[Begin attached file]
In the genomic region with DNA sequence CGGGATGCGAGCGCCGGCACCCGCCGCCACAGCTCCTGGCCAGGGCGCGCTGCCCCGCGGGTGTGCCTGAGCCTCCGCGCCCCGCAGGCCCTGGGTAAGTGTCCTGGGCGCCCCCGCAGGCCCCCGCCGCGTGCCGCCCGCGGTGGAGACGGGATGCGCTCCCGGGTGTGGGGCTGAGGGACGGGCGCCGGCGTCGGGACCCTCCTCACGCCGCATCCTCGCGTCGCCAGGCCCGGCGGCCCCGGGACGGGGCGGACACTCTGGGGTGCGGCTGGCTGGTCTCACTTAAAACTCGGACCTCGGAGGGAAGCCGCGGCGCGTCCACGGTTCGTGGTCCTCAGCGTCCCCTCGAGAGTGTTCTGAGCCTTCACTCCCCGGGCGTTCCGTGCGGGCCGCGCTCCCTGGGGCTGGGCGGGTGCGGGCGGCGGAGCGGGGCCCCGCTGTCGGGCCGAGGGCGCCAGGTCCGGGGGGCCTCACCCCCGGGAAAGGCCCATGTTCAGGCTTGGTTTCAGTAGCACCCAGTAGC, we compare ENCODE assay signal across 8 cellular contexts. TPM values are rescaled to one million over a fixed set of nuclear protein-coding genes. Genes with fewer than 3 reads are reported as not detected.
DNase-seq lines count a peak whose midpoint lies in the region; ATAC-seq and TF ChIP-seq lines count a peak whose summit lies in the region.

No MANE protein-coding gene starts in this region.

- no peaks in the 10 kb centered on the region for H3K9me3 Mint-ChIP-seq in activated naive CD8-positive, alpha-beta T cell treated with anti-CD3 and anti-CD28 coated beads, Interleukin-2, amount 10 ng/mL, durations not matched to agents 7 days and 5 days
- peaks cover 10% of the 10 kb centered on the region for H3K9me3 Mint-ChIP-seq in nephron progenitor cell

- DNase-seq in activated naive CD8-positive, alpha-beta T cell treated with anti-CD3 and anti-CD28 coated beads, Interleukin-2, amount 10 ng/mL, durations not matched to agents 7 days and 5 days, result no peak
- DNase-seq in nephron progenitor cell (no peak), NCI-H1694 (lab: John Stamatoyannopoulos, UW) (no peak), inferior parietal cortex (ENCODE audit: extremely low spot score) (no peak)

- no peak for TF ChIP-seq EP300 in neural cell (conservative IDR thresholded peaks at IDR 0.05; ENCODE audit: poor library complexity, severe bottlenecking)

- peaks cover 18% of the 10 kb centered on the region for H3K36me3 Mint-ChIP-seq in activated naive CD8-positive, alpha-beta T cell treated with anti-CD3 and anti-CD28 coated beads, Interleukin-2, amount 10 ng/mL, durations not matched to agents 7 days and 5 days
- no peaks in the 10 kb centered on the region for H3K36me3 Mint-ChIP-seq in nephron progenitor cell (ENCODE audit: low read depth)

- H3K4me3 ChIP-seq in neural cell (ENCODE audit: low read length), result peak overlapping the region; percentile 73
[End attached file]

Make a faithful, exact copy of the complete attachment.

In the genomic region with DNA sequence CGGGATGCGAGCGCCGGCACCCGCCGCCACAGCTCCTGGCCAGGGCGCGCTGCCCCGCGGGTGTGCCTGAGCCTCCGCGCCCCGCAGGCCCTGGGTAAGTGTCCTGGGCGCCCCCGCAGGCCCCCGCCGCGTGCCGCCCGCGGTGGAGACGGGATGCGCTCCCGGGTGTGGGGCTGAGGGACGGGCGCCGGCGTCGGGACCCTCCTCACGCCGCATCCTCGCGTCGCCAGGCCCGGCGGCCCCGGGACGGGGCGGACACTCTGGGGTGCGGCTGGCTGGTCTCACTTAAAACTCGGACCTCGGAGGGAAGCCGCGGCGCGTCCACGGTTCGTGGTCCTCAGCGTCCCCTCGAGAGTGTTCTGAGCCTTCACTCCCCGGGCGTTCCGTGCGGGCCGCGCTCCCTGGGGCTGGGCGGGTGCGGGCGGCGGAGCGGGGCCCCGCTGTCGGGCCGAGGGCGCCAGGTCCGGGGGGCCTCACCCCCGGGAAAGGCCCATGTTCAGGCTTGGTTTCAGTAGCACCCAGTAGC, we compare ENCODE assay signal across 8 cellular contexts. TPM values are rescaled to one million over a fixed set of nuclear protein-coding genes. Genes with fewer than 3 reads are reported as not detected.
DNase-seq lines count a peak whose midpoint lies in the region; ATAC-seq and TF ChIP-seq lines count a peak whose summit lies in the region.

No MANE protein-coding gene starts in this region.

- no peaks in the 10 kb centered on the region for H3K9me3 Mint-ChIP-seq in activated naive CD8-positive, alpha-beta T cell treated with anti-CD3 and anti-CD28 coated beads, Interleukin-2, amount 10 ng/mL, durations not matched to agents 7 days and 5 days
- peaks cover 10% of the 10 kb centered on the region for H3K9me3 Mint-ChIP-seq in nephron progenitor cell

- DNase-seq in activated naive CD8-positive, alpha-beta T cell treated with anti-CD3 and anti-CD28 coated beads, Interleukin-2, amount 10 ng/mL, durations not matched to agents 7 days and 5 days, result no peak
- DNase-seq in nephron progenitor cell (no peak), NCI-H1694 (lab: John Stamatoyannopoulos, UW) (no peak), inferior parietal cortex (ENCODE audit: extremely low spot score) (no peak)

- no peak for TF ChIP-seq EP300 in neural cell (conservative IDR thresholded peaks at IDR 0.05; ENCODE audit: poor library complexity, severe bottlenecking)

- peaks cover 18% of the 10 kb centered on the region for H3K36me3 Mint-ChIP-seq in activated naive CD8-positive, alpha-beta T cell treated with anti-CD3 and anti-CD28 coated beads, Interleukin-2, amount 10 ng/mL, durations not matched to agents 7 days and 5 days
- no peaks in the 10 kb centered on the region for H3K36me3 Mint-ChIP-seq in nephron progenitor cell (ENCODE audit: low read depth)

- H3K4me3 ChIP-seq in neural cell (ENCODE audit: low read length), result peak overlapping the region; percentile 73